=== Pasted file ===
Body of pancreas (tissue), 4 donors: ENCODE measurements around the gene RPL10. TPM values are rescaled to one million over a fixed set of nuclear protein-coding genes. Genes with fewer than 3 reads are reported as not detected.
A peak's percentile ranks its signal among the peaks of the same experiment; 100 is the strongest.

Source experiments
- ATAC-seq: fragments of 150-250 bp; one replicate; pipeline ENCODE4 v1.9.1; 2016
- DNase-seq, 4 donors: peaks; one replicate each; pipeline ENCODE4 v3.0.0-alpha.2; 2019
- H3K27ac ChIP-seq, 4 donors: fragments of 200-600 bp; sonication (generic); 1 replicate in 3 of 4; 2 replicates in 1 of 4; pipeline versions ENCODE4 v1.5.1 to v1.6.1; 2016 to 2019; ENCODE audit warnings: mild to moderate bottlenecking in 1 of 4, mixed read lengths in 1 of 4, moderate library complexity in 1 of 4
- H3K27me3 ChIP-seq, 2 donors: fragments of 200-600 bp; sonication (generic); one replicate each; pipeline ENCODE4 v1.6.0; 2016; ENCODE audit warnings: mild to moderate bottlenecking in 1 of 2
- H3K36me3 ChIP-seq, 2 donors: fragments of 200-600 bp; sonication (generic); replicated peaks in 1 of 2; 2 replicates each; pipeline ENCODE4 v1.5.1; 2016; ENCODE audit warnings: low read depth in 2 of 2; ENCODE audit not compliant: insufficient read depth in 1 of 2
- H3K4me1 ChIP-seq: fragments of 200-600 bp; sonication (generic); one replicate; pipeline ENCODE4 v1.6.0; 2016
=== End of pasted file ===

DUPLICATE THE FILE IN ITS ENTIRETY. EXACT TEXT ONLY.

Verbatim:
Body of pancreas (tissue), 4 donors: ENCODE measurements around the gene RPL10. TPM values are rescaled to one million over a fixed set of nuclear protein-coding genes. Genes with fewer than 3 reads are reported as not detected.
A peak's percentile ranks its signal among the peaks of the same experiment; 100 is the strongest.

Source experiments
- ATAC-seq: fragments of 150-250 bp; one replicate; pipeline ENCODE4 v1.9.1; 2016
- DNase-seq, 4 donors: peaks; one replicate each; pipeline ENCODE4 v3.0.0-alpha.2; 2019
- H3K27ac ChIP-seq, 4 donors: fragments of 200-600 bp; sonication (generic); 1 replicate in 3 of 4; 2 replicates in 1 of 4; pipeline versions ENCODE4 v1.5.1 to v1.6.1; 2016 to 2019; ENCODE audit warnings: mild to moderate bottlenecking in 1 of 4, mixed read lengths in 1 of 4, moderate library complexity in 1 of 4
- H3K27me3 ChIP-seq, 2 donors: fragments of 200-600 bp; sonication (generic); one replicate each; pipeline ENCODE4 v1.6.0; 2016; ENCODE audit warnings: mild to moderate bottlenecking in 1 of 2
- H3K36me3 ChIP-seq, 2 donors: fragments of 200-600 bp; sonication (generic); replicated peaks in 1 of 2; 2 replicates each; pipeline ENCODE4 v1.5.1; 2016; ENCODE audit warnings: low read depth in 2 of 2; ENCODE audit not compliant: insufficient read depth in 1 of 2
- H3K4me1 ChIP-seq: fragments of 200-600 bp; sonication (generic); one replicate; pipeline ENCODE4 v1.6.0; 2016